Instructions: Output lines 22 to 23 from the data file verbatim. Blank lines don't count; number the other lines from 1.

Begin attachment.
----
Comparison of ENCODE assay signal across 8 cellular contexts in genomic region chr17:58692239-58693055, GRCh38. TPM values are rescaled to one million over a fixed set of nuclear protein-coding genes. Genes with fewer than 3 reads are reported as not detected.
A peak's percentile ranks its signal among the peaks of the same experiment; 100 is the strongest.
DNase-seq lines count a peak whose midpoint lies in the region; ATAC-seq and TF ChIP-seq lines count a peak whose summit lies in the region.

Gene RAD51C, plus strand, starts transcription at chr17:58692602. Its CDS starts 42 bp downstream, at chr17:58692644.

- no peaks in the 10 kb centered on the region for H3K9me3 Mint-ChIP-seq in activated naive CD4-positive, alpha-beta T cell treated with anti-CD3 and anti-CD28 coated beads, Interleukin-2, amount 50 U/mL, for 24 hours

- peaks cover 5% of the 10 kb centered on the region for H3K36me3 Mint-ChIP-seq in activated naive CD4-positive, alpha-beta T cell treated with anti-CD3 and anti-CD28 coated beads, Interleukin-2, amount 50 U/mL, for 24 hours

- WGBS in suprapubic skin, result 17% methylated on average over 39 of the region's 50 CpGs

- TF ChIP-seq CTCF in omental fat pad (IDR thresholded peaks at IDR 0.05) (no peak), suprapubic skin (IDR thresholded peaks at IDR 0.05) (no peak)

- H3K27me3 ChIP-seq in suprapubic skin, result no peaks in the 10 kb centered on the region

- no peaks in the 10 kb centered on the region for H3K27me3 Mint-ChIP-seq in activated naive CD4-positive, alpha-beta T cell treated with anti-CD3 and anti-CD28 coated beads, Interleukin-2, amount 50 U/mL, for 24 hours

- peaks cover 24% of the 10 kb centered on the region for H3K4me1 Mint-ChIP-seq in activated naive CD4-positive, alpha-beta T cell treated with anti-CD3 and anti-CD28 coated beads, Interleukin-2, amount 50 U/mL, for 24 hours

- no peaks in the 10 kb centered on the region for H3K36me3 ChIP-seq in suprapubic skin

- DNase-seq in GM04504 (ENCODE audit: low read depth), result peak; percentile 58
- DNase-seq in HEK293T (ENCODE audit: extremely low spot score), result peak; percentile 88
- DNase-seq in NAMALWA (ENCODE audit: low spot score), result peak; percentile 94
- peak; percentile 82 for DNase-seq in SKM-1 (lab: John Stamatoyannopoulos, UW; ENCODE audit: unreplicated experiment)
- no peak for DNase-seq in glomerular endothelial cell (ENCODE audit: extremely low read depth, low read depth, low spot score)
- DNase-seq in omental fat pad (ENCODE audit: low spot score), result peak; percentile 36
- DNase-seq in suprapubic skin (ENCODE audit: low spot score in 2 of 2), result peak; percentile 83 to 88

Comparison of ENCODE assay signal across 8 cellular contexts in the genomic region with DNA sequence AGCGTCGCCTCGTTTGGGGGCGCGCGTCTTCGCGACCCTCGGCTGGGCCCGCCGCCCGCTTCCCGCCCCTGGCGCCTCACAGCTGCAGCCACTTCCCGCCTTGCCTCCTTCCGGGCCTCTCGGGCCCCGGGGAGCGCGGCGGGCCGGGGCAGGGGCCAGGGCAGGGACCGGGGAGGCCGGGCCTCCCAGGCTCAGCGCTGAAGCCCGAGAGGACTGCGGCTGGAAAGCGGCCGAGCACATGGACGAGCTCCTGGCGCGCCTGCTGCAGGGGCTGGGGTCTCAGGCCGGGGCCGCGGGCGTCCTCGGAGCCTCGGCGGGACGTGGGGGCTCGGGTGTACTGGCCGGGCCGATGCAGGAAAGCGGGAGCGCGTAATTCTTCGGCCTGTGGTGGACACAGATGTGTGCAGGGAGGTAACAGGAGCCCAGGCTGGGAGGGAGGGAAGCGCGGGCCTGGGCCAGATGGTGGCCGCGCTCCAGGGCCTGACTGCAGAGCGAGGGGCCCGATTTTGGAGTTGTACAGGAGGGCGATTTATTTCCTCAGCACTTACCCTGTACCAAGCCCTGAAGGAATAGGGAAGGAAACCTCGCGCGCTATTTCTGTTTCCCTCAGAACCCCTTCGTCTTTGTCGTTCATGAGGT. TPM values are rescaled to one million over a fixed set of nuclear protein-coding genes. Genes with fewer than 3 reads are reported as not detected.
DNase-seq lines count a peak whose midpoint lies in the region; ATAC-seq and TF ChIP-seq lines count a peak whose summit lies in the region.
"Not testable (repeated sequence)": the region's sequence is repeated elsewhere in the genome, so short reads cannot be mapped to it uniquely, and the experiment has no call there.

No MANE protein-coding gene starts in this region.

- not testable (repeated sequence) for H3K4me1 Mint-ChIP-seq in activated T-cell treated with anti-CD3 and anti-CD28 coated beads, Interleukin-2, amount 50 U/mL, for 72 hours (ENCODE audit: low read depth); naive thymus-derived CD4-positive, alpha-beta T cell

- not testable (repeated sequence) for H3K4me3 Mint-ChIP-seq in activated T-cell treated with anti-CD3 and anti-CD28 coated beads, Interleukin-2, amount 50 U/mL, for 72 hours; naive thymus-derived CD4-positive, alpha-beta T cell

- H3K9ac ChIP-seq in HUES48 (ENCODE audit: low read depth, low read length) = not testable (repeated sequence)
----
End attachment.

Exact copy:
"Not testable (repeated sequence)": the region's sequence is repeated elsewhere in the genome, so short reads cannot be mapped to it uniquely, and the experiment has no call there.

No MANE protein-coding gene starts in this region.